The government has received 1,553 nominations for the Chief Executive Election Committee, many of which came from pro-democracy advocates hoping to expand their influence in next year’s leadership election.
Hong Kong’s leader is elected by the committee, which consists of 1,200 members representing four sectors, under which 38 sub-sectors represent various trades, professions, social services groups and district organisations.
Before the 2017 chief executive election, more than 246,000 voters will be picking members of the Election Committee next month. In the lead up to the nomination period, a number of pro-democracy alliances were formed to contest the election. They mostly represent professional sectors, such as accountants, engineers, lawyers and social workers.
While all of these groups are against the re-election of incumbent Chief Executive Leung Chun-ying, the current debate relates to whether the pro-democracy camp should nominate a candidate to run in the chief executive election, or whether it should cast a protest vote in defiance.
To become a chief executive candidate, one must secure nominations from at least 150 committee members. Barrister Margaret Ng proposed a shadow election last month involving pro-democracy members to nominate popularly chosen candidates.
Politics 1001, an alliance of university teaching staff, said: “Every seat we get is one less seat for the pro-establishment camp.”
The group said it opposes the “small circle election” of the chief executive, but it hopes to “encourage more friends in the higher education sector, and the general public to participate in discussion and action” by joining the race.
The Progressive Engineering group said the slogan “Anyone But CY” was meaningless; instead, it advocates equality, universal suffrage and sustainable development.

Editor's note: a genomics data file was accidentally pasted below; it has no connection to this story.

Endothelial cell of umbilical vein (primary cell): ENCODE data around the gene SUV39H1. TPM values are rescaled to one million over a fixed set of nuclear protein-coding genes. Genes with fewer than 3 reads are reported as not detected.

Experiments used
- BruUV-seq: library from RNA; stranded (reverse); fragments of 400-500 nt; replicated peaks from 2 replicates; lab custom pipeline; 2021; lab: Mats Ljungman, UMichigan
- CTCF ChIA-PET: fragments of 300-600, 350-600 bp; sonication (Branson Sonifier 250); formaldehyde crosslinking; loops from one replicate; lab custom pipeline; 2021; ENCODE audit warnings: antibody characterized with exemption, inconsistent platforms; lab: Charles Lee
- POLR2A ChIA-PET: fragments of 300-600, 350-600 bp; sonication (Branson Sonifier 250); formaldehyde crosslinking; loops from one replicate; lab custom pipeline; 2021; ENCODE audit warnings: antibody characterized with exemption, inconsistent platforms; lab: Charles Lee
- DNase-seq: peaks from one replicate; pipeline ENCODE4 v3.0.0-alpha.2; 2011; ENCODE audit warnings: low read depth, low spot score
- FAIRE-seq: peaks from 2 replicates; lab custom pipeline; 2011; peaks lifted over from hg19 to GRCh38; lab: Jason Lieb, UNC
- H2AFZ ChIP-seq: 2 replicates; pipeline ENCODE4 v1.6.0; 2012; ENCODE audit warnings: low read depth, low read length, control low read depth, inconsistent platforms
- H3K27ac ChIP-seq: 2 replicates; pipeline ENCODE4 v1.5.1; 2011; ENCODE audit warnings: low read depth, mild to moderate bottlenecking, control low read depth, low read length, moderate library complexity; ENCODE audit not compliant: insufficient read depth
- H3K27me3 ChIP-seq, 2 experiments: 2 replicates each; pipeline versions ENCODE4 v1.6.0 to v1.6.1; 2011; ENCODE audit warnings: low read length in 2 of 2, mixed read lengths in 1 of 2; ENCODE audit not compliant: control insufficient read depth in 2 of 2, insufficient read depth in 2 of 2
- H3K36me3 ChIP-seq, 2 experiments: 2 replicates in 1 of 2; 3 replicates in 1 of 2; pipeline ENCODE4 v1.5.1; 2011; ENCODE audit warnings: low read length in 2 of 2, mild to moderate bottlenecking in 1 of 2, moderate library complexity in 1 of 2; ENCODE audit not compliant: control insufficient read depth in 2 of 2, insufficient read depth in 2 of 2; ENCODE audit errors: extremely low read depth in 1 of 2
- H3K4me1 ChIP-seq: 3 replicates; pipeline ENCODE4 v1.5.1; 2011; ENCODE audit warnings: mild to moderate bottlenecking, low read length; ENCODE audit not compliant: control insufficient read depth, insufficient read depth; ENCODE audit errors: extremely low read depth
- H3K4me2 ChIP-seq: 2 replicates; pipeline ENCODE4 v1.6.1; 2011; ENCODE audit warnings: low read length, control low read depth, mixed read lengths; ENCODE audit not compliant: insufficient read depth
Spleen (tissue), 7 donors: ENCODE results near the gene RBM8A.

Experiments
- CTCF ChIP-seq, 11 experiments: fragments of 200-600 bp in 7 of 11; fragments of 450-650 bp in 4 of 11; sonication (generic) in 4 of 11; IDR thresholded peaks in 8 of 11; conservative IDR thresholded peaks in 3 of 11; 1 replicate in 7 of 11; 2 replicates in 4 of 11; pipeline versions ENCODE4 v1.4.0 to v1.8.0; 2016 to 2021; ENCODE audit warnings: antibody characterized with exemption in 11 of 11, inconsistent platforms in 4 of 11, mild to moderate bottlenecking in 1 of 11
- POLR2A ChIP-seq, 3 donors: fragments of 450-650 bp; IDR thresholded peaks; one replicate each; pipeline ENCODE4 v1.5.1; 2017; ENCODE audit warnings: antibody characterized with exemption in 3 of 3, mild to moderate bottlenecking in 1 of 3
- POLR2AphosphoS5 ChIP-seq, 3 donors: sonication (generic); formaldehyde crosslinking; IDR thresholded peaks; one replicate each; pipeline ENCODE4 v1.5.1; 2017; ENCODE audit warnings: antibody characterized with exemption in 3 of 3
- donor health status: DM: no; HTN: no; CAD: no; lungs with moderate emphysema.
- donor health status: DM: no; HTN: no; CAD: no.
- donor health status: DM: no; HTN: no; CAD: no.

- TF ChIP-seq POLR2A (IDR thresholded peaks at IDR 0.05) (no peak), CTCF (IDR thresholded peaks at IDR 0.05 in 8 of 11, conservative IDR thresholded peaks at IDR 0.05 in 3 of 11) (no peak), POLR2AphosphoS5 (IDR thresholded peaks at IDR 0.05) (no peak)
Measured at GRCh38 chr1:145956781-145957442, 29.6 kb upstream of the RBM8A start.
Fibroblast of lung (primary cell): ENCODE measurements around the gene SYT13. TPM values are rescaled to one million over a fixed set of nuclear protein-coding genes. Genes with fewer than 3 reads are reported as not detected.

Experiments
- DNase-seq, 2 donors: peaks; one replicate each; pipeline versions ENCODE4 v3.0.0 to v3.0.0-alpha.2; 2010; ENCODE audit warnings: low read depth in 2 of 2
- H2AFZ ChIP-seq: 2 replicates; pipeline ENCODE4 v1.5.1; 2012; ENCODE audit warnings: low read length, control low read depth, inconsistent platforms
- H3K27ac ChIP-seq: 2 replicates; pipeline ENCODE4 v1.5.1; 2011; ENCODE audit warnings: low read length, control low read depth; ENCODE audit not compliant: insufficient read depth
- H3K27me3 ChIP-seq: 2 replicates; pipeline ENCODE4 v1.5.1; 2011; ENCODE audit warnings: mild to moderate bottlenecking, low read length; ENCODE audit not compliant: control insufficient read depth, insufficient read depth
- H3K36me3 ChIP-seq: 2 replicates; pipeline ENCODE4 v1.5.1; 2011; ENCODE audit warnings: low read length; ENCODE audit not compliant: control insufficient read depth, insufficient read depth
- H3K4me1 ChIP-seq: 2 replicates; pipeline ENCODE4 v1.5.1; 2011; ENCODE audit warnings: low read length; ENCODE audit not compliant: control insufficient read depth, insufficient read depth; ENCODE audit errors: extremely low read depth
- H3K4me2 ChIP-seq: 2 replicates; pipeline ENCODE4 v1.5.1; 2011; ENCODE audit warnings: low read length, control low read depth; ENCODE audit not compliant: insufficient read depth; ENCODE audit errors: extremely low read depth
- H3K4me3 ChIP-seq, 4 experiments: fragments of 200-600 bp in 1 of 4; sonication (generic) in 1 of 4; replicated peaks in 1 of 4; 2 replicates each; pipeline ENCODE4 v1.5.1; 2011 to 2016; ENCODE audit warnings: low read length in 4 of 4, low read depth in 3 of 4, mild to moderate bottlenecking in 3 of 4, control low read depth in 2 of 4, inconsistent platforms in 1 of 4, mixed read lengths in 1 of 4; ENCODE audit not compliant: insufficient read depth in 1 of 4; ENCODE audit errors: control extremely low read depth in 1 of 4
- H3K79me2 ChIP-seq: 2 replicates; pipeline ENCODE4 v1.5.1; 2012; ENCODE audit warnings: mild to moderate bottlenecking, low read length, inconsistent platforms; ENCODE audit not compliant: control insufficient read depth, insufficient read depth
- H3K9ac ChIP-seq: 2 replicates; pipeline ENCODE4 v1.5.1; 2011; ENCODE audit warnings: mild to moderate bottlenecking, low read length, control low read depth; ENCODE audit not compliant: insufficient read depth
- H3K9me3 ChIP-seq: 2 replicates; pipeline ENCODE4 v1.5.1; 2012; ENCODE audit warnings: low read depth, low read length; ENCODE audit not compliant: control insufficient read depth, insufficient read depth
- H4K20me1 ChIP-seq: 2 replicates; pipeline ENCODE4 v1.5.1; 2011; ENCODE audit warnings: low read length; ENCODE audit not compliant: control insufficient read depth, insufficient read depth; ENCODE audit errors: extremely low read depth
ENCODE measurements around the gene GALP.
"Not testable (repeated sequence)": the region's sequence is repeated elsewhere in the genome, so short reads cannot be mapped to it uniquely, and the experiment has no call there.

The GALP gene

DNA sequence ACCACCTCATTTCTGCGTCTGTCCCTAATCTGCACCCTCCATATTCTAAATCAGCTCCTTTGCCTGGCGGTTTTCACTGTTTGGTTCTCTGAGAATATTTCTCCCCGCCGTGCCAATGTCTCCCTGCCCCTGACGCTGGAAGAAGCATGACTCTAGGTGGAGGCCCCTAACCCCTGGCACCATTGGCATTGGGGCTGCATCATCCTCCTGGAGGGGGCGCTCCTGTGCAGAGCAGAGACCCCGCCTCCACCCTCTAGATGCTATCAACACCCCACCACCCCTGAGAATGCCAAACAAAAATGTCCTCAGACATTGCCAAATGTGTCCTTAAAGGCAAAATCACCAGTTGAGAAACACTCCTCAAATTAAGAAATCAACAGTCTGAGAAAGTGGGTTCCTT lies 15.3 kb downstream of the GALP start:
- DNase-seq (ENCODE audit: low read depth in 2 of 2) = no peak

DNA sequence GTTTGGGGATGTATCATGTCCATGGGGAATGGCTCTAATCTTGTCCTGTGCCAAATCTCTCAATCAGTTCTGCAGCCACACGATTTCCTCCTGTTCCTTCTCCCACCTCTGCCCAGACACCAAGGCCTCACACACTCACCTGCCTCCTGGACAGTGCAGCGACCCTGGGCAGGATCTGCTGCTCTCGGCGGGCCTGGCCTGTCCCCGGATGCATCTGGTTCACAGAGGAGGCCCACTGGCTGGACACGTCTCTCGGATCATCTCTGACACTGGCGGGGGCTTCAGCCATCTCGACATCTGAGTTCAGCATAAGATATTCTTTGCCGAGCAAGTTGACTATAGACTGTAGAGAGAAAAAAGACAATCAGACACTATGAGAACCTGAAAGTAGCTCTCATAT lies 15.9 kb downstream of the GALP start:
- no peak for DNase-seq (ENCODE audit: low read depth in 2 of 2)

It criticised Beijing’s ruling which rejected open elections in Hong Kong two years ago, and asked the ruling to be retracted.
“Otherwise, ‘One Country, Two Systems’ are just empty words. Hongkongers have no power to defend our way of life, and our rule of law is being eroded,” the group said. “We will be demanding chief executive candidates persuade Beijing to change its mind on open elections.”
Some campaigns are more high-profile due to the presence of public figures. For example, law professor Benny Tai and sociology professor Chan Kin-man, former leaders of the 2014 Occupy demonstrations, joined an alliance representing the higher education sub-sector.
Veteran politicians such as Alan Leong of the Civic Party and Ho Chun-yan of the Democratic Party are part of the “Pandem 9” alliance aiming for the legal sub-sector, while others such as HKU law lecturer Eric Cheung Tat-ming established the “Prodem 21” group to contest the same sub-sector.
Other candidates have little or no experience in political campaigns. Many nominees in the social welfare sub-sector, for example, are beneficiaries running together with social workers.
Practitioner Wendy Tsang is the only pro-democracy candidate seeking a seat on the 30-member Chinese medicine sub-sector, which traditionally adopts a pro-government stance.
Due to a lack of opponents, nominees of 12 sub-sectors automatically became members of the Election Committee. They are mostly trade-related industries which traditionally support the government.
The agriculture and fisheries sub-sector, for example, is entitled to 60 seats – a relatively large number of seats compared to other sub-sectors with bigger memberships – and was a stronghold of Chief Executive Leung Chun-ying in 2012.
Thirty-five of the 38 sub-sectors will be holding ordinary elections to form the Election Committee on December 11. The three sub-sectors exempted are the National People’s Congress, Legislative Council, and religious sub-sectors.
The chief executive election is scheduled for March 26 next year.